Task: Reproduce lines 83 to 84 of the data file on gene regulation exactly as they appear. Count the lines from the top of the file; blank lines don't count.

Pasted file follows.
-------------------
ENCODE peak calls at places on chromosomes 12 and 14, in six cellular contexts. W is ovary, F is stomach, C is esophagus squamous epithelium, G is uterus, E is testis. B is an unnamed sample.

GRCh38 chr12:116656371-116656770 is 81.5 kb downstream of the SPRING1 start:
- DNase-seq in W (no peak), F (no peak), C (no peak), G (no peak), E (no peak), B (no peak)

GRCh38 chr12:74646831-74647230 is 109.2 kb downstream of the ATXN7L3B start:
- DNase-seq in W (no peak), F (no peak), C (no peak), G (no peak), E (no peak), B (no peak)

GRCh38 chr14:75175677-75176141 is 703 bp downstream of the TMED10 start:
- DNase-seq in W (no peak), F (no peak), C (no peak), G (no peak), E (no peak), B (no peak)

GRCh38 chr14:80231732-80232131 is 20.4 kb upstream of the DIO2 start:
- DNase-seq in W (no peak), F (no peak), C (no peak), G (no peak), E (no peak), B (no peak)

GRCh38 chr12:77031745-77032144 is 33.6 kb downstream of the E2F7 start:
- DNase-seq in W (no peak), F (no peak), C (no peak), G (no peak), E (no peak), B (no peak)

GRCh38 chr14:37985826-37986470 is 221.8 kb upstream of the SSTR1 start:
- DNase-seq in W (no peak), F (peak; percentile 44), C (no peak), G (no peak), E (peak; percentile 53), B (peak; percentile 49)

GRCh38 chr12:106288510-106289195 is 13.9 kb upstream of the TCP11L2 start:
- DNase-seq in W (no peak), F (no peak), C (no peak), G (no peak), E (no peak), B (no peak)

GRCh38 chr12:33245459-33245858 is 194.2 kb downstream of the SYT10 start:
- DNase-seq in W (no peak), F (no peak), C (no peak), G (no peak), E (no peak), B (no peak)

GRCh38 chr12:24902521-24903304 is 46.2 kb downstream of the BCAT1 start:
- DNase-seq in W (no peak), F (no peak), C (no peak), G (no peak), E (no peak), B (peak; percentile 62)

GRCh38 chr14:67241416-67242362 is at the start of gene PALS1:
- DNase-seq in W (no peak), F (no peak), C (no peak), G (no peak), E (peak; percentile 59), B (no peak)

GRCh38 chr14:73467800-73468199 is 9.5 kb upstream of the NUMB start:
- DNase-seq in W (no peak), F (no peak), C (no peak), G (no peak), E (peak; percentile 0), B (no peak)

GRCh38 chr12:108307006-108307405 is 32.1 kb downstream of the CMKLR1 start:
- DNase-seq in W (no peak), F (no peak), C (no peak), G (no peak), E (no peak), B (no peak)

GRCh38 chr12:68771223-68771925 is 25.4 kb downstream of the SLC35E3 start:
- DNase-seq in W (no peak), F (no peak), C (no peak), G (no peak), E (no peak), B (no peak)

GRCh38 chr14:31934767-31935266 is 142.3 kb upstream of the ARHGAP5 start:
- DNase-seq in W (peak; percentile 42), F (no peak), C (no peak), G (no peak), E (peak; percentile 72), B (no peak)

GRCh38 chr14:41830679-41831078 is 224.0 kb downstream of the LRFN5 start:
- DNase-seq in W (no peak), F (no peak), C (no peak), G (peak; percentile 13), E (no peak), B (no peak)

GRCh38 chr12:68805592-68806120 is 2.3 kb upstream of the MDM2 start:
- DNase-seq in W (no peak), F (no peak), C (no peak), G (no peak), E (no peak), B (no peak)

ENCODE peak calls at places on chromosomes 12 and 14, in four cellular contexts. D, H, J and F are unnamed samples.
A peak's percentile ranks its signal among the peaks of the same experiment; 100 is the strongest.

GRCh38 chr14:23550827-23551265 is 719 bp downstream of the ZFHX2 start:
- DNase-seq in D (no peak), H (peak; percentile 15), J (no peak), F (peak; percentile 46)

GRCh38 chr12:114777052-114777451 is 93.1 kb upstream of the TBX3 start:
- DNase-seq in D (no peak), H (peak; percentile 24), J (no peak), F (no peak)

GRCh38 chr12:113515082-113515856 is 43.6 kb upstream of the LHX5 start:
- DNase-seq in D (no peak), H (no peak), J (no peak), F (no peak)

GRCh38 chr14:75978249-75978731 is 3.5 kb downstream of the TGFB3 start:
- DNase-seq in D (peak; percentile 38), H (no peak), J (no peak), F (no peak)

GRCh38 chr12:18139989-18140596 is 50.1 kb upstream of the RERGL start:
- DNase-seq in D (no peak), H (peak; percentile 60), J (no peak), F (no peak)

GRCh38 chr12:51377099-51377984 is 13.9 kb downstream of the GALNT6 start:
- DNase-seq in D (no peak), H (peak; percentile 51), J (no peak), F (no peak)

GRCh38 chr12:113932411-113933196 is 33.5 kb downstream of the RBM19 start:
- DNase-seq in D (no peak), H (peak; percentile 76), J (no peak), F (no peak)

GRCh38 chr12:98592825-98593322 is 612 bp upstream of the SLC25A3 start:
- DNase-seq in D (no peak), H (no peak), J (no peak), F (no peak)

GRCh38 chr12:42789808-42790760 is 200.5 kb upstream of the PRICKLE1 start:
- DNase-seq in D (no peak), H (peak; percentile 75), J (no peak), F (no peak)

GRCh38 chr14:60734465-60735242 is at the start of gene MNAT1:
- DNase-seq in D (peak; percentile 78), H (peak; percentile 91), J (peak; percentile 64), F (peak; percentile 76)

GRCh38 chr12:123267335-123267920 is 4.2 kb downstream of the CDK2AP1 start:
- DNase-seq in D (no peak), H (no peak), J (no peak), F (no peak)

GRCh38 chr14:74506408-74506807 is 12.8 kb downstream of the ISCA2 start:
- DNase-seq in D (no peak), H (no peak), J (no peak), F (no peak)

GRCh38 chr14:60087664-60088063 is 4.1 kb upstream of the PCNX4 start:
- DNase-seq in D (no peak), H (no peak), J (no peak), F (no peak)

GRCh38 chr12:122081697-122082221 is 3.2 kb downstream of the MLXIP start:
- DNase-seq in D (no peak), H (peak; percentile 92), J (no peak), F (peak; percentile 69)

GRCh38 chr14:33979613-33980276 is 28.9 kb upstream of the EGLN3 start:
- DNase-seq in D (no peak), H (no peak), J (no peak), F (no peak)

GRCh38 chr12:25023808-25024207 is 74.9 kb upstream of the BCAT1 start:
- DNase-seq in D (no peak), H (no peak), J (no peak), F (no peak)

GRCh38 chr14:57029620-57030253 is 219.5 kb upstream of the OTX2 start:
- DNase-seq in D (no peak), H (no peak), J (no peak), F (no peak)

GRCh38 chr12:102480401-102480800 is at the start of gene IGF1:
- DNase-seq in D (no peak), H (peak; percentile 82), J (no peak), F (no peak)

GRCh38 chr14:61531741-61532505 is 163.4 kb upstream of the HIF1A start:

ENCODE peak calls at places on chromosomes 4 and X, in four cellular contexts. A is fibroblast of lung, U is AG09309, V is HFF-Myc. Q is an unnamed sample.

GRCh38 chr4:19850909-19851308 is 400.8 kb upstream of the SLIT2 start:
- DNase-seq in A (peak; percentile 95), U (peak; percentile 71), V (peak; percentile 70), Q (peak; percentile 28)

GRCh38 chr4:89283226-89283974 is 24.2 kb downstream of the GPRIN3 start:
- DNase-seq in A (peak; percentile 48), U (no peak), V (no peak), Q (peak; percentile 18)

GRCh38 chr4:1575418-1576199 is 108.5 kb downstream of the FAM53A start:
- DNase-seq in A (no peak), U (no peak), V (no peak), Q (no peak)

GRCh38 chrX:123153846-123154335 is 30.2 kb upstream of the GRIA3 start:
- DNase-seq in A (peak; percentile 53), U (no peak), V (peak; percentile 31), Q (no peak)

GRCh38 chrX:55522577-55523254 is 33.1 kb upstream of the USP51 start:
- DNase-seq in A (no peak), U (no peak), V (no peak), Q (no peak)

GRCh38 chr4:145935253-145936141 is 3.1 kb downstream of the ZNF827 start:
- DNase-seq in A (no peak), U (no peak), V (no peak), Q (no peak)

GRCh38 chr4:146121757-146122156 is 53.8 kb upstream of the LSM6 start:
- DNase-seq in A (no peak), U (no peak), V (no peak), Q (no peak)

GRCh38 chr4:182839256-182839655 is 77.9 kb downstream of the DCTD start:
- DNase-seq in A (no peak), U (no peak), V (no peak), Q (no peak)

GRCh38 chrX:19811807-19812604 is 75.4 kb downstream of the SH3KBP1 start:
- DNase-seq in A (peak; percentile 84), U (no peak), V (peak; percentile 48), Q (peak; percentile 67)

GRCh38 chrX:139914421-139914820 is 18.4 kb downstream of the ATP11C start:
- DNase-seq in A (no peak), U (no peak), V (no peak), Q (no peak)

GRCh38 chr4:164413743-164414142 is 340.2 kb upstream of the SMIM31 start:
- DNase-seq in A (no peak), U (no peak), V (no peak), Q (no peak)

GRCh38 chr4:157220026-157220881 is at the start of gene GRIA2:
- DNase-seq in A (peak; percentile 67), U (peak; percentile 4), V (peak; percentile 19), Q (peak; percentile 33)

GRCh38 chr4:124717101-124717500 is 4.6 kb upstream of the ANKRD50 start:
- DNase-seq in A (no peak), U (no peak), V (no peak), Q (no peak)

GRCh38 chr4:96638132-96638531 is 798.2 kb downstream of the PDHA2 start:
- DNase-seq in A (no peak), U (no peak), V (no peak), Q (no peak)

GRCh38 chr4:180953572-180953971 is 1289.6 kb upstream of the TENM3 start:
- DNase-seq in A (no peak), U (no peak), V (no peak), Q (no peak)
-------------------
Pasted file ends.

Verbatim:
- DNase-seq in A (no peak), U (no peak), V (no peak), Q (no peak)

GRCh38 chr4:145935253-145936141 is 3.1 kb downstream of the ZNF827 start: